On the other hand, I firmly believe that the practice of medicine is not mere employment. It is a lifetime of service.
As such, I believe that medical school cannot be likened to a knowledge vending machine where one selects courses to attend. Attending medical school for me is choosing to immerse oneself in a culture of lifelong learning to which one must wholeheartedly adhere for a lifetime. This way of life is pervaded by this one single virtue: mutual respect. This virtue reinforces the central dictum that governs the practice of medicine: to do no harm. It is the sense of engaging with one’s client, colleague or co-worker in a way that is consistent with the human dignity we all share. To put it in religious terms, it is giving what is due to another person, who like all other human beings is an image and likeness of God, to love one’s neighbor as one loves the self.
Following this reasoning, it behooves medical students to listen to their professors and attend their classes, for it is a matter of respect. On the other hand, mutual respect, to be fair, does not only admonish students to attend class. It also requires teachers to be sensitive to the needs of students, and adjust strategies accordingly.
Admittedly, the issue of class attendance is influenced by a myriad of factors. Notwithstanding, mutual respect requires that these factors be discussed through compassionate dialogue, that eliminates double standards in dealings between faculty and students, lays out all issues, and resolves them with firmness, finality, and political will. In my humble opinion, compassionate dialogue would be able to address issues such as the quality of lectures, or overlapping schedules for exams and deadlines for school work, which have been shown as influencing factors in class attendance.
I also believe that medical schools deeply rooted in the virtue of mutual respect are bound to produce doctors with unimpeachable character and genuine compassion for patients, colleagues and other health staff. I believe that students who give due respect to the efforts of their professors are those who would think twice before leaving duty posts without permission and engaging in unethical acts inimical to the sacredness of the medical profession. I likewise believe that students who are raised in this virtue are those who are consistently motivated to perform their best in hospital and clinic duties.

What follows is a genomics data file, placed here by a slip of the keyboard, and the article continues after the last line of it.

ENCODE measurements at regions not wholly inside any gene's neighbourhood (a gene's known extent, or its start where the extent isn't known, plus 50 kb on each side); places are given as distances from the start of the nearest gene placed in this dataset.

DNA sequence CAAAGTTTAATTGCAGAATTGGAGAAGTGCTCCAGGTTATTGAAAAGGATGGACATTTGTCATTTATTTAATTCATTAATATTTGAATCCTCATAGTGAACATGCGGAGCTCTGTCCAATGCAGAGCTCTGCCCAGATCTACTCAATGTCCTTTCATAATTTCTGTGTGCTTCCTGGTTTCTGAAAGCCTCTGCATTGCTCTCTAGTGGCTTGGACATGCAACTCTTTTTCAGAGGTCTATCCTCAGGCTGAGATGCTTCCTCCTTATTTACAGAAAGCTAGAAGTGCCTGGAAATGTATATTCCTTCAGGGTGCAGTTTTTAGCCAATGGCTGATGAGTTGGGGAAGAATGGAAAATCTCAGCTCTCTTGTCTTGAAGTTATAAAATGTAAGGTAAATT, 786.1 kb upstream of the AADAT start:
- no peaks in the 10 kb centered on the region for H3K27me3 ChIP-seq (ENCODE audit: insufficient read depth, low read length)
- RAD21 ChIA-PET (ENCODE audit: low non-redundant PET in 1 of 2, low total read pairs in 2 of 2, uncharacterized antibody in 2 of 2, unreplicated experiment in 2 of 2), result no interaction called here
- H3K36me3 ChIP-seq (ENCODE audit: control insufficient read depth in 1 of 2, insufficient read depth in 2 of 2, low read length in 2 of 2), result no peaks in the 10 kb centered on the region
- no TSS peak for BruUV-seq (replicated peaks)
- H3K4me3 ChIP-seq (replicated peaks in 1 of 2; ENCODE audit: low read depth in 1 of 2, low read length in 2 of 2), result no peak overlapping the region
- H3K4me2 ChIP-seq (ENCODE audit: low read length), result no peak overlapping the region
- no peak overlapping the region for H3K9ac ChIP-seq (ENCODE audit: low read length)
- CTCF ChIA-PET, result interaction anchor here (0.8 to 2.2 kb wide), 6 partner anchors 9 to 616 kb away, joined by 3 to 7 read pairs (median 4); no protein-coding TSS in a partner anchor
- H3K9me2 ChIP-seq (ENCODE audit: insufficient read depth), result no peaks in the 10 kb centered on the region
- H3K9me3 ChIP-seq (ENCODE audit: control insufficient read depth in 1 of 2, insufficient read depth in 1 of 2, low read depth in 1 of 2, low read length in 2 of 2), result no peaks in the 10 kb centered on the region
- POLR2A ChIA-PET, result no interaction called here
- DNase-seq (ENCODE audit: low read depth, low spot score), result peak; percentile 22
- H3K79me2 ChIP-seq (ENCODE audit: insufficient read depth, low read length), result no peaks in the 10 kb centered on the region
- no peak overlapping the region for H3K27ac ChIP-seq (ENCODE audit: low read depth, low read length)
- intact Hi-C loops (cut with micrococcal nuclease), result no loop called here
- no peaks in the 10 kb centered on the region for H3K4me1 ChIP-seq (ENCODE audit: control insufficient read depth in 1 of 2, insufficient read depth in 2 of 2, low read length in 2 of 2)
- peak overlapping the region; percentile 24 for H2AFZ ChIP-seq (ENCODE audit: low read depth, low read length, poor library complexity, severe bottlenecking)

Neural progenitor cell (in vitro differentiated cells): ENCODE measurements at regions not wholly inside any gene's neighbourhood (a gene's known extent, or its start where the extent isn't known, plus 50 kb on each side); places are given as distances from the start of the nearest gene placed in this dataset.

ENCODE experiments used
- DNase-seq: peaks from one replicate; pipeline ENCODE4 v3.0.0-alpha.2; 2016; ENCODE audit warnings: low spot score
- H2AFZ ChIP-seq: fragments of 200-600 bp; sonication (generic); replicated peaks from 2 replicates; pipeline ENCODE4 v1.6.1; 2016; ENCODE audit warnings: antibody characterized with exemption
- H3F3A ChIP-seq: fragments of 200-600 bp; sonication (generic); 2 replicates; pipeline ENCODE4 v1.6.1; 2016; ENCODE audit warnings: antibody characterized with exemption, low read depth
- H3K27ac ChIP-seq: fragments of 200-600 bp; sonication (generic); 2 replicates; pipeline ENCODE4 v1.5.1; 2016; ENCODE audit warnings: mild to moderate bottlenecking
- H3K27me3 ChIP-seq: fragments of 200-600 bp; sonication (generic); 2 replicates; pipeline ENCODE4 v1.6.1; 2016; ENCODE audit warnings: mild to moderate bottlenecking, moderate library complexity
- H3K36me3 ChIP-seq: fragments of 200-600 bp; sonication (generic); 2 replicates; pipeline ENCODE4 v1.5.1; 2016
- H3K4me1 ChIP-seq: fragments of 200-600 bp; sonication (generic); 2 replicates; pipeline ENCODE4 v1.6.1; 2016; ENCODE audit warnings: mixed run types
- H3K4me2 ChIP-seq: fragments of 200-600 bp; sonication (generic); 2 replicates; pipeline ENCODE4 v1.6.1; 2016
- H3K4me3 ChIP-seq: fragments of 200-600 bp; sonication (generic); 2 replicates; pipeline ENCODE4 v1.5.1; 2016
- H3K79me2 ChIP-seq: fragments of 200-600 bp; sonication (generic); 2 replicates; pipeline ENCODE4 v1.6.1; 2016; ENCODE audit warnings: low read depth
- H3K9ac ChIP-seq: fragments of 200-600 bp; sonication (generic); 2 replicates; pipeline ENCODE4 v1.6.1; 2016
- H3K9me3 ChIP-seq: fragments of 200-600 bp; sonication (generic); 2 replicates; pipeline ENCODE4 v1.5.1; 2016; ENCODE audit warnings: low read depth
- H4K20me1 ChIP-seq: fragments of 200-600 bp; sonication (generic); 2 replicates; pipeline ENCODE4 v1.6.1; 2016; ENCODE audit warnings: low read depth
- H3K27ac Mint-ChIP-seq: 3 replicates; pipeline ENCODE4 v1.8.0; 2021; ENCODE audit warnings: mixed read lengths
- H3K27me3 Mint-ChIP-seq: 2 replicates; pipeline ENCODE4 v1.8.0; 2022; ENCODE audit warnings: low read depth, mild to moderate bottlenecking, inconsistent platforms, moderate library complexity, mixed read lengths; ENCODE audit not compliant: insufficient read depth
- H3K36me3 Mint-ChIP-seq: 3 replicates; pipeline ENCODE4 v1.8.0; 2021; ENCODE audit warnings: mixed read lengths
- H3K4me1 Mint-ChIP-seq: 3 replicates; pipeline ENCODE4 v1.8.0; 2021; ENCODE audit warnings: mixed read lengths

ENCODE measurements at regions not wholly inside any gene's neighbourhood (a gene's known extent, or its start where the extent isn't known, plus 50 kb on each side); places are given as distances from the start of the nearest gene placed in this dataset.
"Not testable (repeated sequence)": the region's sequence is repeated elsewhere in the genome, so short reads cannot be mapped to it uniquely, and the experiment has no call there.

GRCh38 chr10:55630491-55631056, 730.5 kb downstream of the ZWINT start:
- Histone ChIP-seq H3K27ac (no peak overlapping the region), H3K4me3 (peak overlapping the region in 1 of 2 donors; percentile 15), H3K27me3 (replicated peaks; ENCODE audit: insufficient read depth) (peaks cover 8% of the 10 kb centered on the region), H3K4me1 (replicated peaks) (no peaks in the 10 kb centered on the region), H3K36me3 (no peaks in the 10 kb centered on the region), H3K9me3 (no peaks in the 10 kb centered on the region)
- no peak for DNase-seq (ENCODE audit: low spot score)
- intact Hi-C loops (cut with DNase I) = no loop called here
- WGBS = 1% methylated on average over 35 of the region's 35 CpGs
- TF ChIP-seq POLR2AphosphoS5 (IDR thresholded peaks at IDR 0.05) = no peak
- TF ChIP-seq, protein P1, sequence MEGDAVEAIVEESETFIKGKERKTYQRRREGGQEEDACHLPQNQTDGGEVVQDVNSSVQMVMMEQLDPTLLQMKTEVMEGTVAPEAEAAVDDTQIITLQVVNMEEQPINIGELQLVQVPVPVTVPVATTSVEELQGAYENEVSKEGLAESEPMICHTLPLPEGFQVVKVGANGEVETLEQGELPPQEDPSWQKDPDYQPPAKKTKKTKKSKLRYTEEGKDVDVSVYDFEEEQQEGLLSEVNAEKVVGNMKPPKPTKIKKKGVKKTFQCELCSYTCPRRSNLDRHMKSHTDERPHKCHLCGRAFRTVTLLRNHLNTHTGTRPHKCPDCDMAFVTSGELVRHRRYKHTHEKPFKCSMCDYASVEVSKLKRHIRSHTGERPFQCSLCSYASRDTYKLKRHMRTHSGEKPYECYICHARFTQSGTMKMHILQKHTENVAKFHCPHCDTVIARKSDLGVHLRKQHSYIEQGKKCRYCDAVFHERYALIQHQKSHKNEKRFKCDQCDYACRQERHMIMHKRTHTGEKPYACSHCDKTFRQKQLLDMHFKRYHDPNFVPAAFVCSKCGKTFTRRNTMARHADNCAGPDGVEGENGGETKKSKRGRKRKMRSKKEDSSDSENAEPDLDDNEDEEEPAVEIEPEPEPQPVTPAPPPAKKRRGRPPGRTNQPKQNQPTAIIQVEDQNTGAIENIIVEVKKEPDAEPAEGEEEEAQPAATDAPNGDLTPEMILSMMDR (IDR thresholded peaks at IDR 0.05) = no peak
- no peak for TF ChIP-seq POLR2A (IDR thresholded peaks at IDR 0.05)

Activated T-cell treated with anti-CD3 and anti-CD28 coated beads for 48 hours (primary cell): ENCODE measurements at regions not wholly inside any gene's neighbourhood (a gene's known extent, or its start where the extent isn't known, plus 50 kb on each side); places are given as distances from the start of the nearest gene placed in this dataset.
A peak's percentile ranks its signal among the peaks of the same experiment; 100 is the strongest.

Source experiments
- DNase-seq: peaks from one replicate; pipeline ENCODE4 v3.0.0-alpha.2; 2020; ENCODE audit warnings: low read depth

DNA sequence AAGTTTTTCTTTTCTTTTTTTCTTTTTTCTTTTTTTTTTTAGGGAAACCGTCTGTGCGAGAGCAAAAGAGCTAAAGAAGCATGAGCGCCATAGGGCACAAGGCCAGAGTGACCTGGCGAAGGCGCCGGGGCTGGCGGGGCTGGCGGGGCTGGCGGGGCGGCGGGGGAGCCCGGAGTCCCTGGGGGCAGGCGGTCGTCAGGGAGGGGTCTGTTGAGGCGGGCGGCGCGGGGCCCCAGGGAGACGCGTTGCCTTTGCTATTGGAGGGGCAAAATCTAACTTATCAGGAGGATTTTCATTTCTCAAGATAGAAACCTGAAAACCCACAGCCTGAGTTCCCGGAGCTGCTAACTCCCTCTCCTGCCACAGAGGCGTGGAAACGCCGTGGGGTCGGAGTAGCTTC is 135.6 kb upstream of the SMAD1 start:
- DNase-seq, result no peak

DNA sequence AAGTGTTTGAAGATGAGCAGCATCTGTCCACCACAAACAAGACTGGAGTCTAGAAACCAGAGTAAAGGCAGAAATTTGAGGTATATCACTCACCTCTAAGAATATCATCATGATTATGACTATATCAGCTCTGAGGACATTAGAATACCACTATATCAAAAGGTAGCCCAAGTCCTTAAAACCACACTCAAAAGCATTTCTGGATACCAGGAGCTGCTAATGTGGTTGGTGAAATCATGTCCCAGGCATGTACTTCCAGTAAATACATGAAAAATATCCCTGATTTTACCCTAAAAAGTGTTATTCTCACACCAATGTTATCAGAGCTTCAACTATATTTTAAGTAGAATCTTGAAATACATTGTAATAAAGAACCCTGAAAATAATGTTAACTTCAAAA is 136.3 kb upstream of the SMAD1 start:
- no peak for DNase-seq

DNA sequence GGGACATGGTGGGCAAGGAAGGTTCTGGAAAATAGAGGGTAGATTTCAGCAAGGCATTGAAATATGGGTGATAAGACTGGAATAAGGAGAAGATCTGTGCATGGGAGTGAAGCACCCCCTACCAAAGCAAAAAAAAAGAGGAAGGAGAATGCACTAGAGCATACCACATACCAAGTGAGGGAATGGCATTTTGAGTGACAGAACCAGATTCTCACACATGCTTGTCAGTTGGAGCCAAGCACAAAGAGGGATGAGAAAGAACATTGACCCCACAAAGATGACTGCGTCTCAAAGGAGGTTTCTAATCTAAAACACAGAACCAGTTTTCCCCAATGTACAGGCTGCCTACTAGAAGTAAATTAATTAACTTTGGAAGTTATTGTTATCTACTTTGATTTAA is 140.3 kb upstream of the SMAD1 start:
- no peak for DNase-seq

Conversely, I believe that professors who practice mutual respect are those who sense if students aren’t very interested in the topic anymore and are willing to learn new strategies in medical education, who are concerned if students are overburdened with coursework, and who are genuinely interested in their well-being.
Finally, I believe that upholding a sense of mutual respect in medical schools redounds to better patient-doctor relationships in clinical and public health practice, and eventually impacts positively on the health outcomes of the patients we serve. For me, class attendance and the lack of mutual respect are not just problems related to medical education. They are public health problems. I choose to think that solving this problem sustainably addresses many health inequities and challenges that we face today.
In summary, I look at poor class attendance as a symptom of a deep-rooted concern: we need to strengthen the virtue of mutual respect. It is a concern for medical education, and more so, for public health.
How I wish we learn to address this soon enough. I still have one more long exam in biostatistics and I am hoping my class would #ShowUp and not flunk again.